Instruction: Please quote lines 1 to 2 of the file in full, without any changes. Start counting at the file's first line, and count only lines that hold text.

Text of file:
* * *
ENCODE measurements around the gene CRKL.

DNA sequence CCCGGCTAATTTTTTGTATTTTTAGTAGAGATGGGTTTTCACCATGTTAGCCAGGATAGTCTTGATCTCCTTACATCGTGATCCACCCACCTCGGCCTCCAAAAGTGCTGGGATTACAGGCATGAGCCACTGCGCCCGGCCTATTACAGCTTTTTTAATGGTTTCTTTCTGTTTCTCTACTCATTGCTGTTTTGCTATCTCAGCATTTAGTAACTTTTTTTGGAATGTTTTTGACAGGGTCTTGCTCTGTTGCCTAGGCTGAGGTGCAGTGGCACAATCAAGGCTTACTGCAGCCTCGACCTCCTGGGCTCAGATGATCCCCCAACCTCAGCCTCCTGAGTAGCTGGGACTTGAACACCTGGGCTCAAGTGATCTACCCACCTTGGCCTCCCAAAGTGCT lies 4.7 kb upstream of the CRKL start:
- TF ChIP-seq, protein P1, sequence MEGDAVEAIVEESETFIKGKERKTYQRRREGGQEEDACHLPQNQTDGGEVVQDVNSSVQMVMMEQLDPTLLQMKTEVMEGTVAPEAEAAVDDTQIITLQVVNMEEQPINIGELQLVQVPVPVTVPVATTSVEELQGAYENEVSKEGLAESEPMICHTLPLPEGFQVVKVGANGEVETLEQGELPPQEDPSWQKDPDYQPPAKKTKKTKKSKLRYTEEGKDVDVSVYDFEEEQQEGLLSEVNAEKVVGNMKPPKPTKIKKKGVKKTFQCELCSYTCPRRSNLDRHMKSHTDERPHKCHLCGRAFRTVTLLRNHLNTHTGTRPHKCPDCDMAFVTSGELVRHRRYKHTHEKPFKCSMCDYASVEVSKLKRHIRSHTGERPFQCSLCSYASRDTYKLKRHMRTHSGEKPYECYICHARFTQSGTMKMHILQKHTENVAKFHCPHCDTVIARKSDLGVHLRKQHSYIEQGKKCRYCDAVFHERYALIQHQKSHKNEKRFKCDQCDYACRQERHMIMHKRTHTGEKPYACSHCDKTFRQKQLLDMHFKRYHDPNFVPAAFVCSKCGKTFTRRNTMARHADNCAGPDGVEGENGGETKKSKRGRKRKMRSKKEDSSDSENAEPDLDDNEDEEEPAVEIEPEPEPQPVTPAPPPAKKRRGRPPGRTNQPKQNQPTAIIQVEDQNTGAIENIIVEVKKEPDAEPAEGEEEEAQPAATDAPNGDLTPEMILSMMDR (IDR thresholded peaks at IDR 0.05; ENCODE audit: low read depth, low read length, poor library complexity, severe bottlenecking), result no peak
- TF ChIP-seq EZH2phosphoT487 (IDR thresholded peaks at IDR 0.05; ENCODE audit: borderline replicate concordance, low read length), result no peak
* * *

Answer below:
ENCODE measurements around the gene CRKL.

DNA sequence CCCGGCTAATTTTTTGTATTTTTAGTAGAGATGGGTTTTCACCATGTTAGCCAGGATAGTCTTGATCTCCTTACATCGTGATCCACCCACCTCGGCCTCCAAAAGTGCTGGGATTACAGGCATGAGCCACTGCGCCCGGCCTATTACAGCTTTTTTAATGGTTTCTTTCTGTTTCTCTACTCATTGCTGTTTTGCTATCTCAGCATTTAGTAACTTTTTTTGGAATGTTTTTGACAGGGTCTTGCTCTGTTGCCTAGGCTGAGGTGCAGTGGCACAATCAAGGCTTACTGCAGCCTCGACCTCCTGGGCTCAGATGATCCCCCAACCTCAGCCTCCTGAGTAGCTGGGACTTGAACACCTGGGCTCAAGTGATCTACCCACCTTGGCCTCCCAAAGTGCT lies 4.7 kb upstream of the CRKL start: